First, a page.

Audience exhilarates as dancers ride gale-force wind

March 19, 1992|By J. L. Conklin | J. L. Conklin,Contributing Writer

Anyone who has ever stood and faced the wind on a blustery day will appreciate the imported Dutch dance company Dansgroep Krisztina de Chatel appearing at the Theatre Project through Sunday.

This techno-dance company of three men and two women blends the high-tech wizardry of giant wind machines with impressive compact choreography to create an exhilarating and memorable experience in its hour-long dance, "Typhoon." Artistic director Krisztina de Chatel's choreography is reminiscent of Laura Dean with its ever-changing patterns and thematic gestural motifs.

The gestural motifs for this dance are obviously derivative from the physicality of confronting gale force winds. The first half of the dance is performed minus the machines, although they are in full sight against the wall. The space is bare except for six rows of hanging lights that swing eerily after the fans get cranked-up.

There is a double edge of anticipation and distraction in seeing them and knowing they eventually will begin to create gale force winds. The first half is lengthly and Ms. de Chatel puts her company through rigorous paces before they face the wind.

At first we see the dancers in a straight line at the edge of the space dressed in black outfits with transparent eye goggles handily placed on top of their heads. They arch their backs in unison with arms held taut and hands clenched as they advance with slow sliding steps toward the opposite side of the stage and the silent fans. They make a U-turn then retreat. A strong diagonal pattern emerges, then advances like a black slash until it breaks apart and becomes a trio.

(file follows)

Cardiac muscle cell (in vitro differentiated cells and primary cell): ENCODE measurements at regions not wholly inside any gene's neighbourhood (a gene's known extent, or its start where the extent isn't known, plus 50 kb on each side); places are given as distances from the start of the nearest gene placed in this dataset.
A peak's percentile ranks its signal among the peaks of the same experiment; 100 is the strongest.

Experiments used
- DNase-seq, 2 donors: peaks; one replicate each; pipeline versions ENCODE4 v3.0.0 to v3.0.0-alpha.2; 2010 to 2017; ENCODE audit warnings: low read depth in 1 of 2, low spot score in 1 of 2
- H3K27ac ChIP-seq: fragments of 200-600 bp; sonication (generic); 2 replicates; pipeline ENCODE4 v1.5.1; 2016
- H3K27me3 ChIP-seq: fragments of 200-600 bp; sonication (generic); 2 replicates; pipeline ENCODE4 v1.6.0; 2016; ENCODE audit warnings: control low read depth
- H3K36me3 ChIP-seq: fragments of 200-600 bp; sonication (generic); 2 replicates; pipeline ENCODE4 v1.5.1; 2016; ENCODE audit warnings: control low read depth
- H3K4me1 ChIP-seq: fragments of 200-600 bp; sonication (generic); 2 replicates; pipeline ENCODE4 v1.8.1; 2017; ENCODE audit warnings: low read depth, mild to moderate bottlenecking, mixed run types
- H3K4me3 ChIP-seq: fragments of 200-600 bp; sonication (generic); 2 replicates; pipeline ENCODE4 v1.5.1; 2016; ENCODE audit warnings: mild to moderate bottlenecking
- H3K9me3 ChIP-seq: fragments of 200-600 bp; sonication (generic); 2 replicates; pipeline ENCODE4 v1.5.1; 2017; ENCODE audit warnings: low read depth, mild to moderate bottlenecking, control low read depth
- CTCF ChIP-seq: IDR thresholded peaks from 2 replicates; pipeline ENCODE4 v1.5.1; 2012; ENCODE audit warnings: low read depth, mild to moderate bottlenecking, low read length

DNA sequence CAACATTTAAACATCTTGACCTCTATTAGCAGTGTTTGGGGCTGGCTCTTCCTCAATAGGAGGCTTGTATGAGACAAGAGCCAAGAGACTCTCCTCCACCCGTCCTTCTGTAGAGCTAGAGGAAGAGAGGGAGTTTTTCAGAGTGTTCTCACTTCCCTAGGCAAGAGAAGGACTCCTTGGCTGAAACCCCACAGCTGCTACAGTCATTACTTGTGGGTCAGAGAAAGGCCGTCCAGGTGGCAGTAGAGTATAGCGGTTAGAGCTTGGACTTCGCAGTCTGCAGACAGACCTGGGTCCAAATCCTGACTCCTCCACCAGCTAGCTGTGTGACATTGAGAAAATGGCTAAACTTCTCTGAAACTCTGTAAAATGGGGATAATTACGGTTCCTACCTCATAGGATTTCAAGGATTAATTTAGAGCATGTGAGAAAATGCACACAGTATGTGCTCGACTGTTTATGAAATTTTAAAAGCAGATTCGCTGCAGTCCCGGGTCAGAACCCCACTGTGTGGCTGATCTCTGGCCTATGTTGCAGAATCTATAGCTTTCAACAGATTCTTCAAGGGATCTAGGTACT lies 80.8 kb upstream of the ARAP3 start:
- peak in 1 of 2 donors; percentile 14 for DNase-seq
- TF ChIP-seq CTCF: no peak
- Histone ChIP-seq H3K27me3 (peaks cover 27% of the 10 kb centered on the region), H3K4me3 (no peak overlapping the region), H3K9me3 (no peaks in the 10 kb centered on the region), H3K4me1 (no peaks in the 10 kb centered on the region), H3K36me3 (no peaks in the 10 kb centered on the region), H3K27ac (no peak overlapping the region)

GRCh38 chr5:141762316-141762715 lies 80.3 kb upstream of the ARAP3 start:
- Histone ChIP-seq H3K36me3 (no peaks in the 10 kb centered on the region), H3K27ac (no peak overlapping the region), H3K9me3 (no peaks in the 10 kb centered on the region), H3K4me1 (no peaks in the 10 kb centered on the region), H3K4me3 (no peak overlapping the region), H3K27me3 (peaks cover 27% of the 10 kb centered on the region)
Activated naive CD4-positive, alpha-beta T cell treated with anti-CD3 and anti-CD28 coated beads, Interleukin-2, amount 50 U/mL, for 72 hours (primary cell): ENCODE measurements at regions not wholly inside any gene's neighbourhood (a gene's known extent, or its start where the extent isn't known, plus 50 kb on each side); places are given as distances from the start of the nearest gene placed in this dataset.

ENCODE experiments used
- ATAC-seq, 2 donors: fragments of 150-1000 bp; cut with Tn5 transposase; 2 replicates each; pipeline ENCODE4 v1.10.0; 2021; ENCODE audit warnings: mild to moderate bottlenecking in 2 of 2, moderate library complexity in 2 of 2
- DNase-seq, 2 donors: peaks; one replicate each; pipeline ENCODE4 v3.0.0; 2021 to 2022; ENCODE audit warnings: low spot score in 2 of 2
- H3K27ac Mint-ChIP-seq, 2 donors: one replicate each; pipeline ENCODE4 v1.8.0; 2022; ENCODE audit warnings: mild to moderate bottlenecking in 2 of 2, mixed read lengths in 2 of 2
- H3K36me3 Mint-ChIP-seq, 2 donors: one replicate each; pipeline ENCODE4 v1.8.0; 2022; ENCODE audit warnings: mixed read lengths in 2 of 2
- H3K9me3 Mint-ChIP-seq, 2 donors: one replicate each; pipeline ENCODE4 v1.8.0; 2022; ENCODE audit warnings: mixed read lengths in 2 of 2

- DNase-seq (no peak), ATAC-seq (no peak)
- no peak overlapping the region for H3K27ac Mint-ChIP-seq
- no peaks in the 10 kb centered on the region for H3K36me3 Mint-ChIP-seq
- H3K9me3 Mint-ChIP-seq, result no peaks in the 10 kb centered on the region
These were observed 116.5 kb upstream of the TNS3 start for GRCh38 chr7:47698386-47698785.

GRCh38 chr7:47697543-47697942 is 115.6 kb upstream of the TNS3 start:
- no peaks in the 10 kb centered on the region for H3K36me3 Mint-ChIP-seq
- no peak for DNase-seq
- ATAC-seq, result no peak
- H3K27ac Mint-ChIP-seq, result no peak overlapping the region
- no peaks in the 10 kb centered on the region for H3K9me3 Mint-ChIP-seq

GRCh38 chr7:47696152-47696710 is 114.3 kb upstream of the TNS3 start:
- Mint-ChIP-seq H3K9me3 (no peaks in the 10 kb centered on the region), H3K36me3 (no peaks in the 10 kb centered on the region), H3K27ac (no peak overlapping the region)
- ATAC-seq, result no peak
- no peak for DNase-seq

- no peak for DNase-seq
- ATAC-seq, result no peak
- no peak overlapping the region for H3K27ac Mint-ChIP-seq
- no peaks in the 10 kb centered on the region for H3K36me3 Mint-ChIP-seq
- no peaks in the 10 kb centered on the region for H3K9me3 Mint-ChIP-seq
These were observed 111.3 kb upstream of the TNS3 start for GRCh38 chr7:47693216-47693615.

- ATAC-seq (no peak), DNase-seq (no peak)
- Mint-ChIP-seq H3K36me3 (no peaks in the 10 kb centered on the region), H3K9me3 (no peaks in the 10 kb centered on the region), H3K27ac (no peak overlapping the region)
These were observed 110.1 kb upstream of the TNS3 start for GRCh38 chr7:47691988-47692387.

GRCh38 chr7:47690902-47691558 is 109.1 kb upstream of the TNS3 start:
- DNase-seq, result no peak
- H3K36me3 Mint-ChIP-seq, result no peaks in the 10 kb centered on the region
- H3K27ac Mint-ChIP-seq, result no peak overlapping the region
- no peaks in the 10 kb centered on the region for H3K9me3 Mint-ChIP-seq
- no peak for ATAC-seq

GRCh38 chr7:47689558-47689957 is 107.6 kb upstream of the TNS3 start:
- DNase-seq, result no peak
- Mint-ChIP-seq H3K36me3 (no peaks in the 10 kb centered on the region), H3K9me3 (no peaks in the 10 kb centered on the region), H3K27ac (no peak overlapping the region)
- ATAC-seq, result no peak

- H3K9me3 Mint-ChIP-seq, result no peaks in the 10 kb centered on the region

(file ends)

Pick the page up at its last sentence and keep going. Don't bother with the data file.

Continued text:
In unison the five bodies move against an invisible pressure, leaning forward until gravity makes them surrender a step. They explore the ranges between balance and unbalance and when the unison desolves it's a visual relief.

One by one the fans begin. The dancers scatter then regroup into a classic wedge, a flock of geese, aerodynamically sound. The noise is deafening. The music is pumped up and the fans go into fourth gear.

Again the group advances and retreats but now the pressure is real and the bodies, while standing the wind, also relax into it. There is a slight freedom from gravity that creates the exhilaration and illusion of flight. "Typhoon" aptly reminds us we are all physical beings subject to the rules of nature.

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